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Solar Sector Must Overcome Quality Problems

Solar use is moving from just being a lighting use to heavier uses like powering agro processing Solar use is moving from just being a lighting use to heavier uses like powering agro processing

The use of solar in Uganda is increasing, moving on from being only a source for lighting to other uses like powering agribusiness and other alternative uses, Mr. Amos Tamusuza, the acting Principal Energy Officer at Ministry Of Energy And Mineral Development (MEMD) told a media training in Kampala.

The growth in solar consumption is however being slowed and challenged by the rampant existence of fake solar products on the market. Mr. Tamusuza noted that because of fake and poor quality products sold to unsuspecting customers, many people say solar technology doesn’t work.

The integrity of persons dealing in solar products is also lacking. This, he said hampers solar uptake. He revealed that renewable energy mix on the national grid was expected to grow from 4 percent to 60 percent but has only managed to grow to 40 percent.

Association To Address Poor Standards

The other challenge has been insufficient awareness and promotion of solar across the country. This has left consumers of solar ignorant and cheated by rogue traders. To address these problems, the ministry facilitated the formation an association that would bring all traders dealing in solar energy.

“We found out that if we are a well-organized body, we can build a vibrant sector. We had to bring these people together,” Mr. Tamusuza stated. And with that in mind, Uganda Solar Energy Association (USEA) was born – to help the ministry in positioning solar energy first.

“Solar was expensive but now the prices are coming down but we feel the costs are still higher. It has become more affordable and usage of solar has increased especially in rural areas. We are happy for that. Companies are enabling customers to pay in instalments but we still have quality problems. The integrity of dealers is lacking,” Mr. Tamusuza narrated.

To fight poor quality products on the market, Mr. Tamusuza is of the view that for anybody to get a licence from the energy minister to sell solar products must be a member of the Uganda Solar Energy Association. This way, the association can monitor the quality members are putting on the market through adhering to an ethical code of conduct that must be followed.

 

The association is also working with several partners including United Nations Capital Development Fund (UNCDF), USAID, UKAID, World Bank and government of Uganda to deepen solar uptake.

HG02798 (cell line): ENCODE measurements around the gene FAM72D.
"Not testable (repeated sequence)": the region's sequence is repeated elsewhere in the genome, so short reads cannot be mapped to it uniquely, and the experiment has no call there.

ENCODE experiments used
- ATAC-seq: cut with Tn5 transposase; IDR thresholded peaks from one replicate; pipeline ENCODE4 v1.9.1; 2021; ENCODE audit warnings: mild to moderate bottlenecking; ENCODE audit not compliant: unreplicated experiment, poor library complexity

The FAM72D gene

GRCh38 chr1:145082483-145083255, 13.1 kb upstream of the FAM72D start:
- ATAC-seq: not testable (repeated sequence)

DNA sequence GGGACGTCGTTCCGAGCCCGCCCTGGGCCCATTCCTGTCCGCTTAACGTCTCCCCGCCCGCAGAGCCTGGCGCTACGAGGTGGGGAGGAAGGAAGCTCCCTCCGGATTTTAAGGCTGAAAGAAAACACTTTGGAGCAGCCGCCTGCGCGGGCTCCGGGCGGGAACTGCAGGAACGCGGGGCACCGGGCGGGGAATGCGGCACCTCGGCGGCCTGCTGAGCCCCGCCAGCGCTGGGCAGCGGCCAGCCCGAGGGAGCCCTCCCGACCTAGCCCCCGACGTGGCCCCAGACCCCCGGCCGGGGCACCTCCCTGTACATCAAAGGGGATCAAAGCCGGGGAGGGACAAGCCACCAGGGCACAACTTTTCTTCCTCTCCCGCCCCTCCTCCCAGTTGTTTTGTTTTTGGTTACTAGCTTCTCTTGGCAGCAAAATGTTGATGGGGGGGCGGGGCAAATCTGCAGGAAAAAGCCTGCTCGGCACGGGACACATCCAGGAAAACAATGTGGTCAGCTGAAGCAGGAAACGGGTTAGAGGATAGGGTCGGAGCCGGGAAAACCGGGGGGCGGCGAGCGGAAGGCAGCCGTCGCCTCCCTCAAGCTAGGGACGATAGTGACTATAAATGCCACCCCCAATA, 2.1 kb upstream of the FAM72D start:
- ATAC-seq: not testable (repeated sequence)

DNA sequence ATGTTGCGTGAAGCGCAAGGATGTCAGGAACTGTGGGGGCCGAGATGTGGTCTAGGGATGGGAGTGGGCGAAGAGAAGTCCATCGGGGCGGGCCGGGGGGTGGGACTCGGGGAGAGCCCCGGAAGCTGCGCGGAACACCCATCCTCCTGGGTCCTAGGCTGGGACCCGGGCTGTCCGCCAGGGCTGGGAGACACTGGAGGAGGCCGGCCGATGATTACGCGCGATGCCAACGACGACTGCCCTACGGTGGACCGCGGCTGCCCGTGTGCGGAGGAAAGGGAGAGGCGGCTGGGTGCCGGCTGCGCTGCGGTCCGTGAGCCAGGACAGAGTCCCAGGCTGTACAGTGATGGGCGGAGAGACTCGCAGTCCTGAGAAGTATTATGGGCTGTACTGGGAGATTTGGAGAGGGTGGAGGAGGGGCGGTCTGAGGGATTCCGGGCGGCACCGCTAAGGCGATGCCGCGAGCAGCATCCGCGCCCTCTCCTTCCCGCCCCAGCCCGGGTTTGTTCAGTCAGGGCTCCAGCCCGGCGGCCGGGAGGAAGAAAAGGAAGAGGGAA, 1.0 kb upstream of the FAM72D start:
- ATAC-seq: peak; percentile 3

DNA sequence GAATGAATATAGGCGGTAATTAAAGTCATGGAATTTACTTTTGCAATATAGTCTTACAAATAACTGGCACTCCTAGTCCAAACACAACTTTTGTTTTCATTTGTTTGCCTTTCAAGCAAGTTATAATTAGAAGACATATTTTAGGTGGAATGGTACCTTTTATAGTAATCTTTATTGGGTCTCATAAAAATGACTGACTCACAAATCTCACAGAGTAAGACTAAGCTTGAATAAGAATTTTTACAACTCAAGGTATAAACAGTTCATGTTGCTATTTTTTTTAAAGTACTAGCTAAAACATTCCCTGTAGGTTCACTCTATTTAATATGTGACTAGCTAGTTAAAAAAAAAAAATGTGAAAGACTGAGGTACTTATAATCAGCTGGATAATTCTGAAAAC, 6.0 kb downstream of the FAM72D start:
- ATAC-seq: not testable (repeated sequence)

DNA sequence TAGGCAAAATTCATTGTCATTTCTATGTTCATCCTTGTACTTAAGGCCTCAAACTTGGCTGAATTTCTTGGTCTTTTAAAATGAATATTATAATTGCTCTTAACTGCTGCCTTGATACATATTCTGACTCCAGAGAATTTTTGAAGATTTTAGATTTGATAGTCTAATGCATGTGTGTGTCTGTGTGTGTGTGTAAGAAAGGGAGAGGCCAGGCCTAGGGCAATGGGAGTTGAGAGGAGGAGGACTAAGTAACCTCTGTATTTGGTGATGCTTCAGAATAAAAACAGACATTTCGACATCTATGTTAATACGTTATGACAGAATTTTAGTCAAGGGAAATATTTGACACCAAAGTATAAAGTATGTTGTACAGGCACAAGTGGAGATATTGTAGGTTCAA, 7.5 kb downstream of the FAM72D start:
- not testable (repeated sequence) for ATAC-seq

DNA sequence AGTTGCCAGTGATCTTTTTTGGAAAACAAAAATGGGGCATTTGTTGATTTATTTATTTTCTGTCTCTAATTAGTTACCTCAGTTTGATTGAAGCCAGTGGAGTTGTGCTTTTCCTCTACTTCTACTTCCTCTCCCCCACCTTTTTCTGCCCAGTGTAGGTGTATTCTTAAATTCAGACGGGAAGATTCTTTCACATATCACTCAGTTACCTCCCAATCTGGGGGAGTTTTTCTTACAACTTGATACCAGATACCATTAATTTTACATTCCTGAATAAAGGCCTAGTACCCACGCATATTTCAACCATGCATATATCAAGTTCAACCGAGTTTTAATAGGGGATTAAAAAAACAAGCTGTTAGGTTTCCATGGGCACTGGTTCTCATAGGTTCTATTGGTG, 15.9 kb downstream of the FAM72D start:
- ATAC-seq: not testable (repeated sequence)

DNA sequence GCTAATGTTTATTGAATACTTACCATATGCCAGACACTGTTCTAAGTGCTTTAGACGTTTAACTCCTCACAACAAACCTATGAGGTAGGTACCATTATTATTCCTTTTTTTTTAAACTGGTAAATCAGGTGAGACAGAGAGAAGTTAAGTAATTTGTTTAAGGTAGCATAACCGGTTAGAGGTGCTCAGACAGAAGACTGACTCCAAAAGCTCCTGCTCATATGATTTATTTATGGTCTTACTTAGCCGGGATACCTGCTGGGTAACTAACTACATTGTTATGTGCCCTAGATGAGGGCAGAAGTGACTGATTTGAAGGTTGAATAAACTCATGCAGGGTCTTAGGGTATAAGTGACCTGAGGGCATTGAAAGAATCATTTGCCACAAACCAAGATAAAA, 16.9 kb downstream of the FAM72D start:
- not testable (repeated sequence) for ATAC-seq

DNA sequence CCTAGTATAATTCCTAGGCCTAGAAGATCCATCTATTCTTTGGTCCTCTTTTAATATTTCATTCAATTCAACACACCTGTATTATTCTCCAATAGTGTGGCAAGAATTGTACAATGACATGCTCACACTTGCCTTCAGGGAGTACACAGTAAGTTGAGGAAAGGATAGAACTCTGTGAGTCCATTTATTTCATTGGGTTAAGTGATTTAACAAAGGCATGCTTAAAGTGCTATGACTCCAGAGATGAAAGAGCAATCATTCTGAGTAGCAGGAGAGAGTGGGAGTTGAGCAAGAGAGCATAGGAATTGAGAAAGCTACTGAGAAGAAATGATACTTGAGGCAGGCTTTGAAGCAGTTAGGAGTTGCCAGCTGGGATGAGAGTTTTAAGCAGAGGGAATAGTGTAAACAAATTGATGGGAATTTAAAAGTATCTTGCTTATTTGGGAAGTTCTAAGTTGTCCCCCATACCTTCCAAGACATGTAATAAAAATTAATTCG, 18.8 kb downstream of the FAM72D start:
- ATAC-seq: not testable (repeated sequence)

Access To Clean Energy Still Hard

Mr. Julius Magala, the Energy Access Coordinator, Clean Start Programme (UNCDF) who opened the media training session, applauded USEA for the initiative and its role in promoting the use of clean energy among Ugandans.

“Access to clean energy remains a challenge for many communities in Uganda and hinders economic development. It’s therefore important that USEA and the media work together to help address the bottlenecks that people face in accessing quality clean energy solutions, if Uganda is to achieve its Sustainable Development Goals (SDGs)” he said.

“UNCDF is committed to working with USEA to help improve the lives of many Ugandans by promoting and investing in initiatives that promote access and the use of clean energy,” Magala added.

According to a study on the use and Viability of Solar Energy in Uganda by the National Association of Professional Environmentalists, 88% of Ugandans use kerosene for lighting and 79% use firewood for cooking while only 1% use solar energy for the two purposes. The heavy reliance on biomass by the country as a source of energy in day to day life puts the country at risk of environmental degradation and climate change.

Solar Provides Cheap Alternative

Ms. Joyce Nkuyahaga, the Chief Executive Officer of USEA, mentioned that solar provides an alternative source of power especially in rural areas. The main source of power in Uganda is hydroelectricity which has not covered the main parts of rural areas and remains largely expensive. An increase in power tariffs on the national grid to Shs718.9 per kwh made electricity inaccessible.

In the earlier days of solar entering onto the Ugandan market, it was considered expensive but like Mr. Tamusuza and Ms. Nkuyahaga noted, this is changing for the better. Ms. Nkuyahaga reveals that now you can get a solar package of 4 solar lamps, a radio, phone charging at Shs500, 000 with a three year warranty and can last for over ten years. It doesn’t come with monthly tariffs, all you do is put it in the sun for natural recharging.

She further revealed that 500, 000 households have been covered by solar in the past six years while UMEME, the company that distributes electricity on behalf og government has reached only reached 1.3million connections.

And with improvement in solar technology, solar performance has also improved. Consumers are finding alternative uses of solar because increased capacities and efficiency. Today many people are using solar for irrigation and industry use.

At Power Trust Uganda, they are selling a solar milling machine. Such innovations are set to help rural areas where there is no electricity to add value to their farm produce.

Mr. Paul Jack Kulosi, the business development manager at Power Trust said with the solar milling machine one can add value to 800 kilograms of maize that way one can produce food for home use and also get animal feeds.

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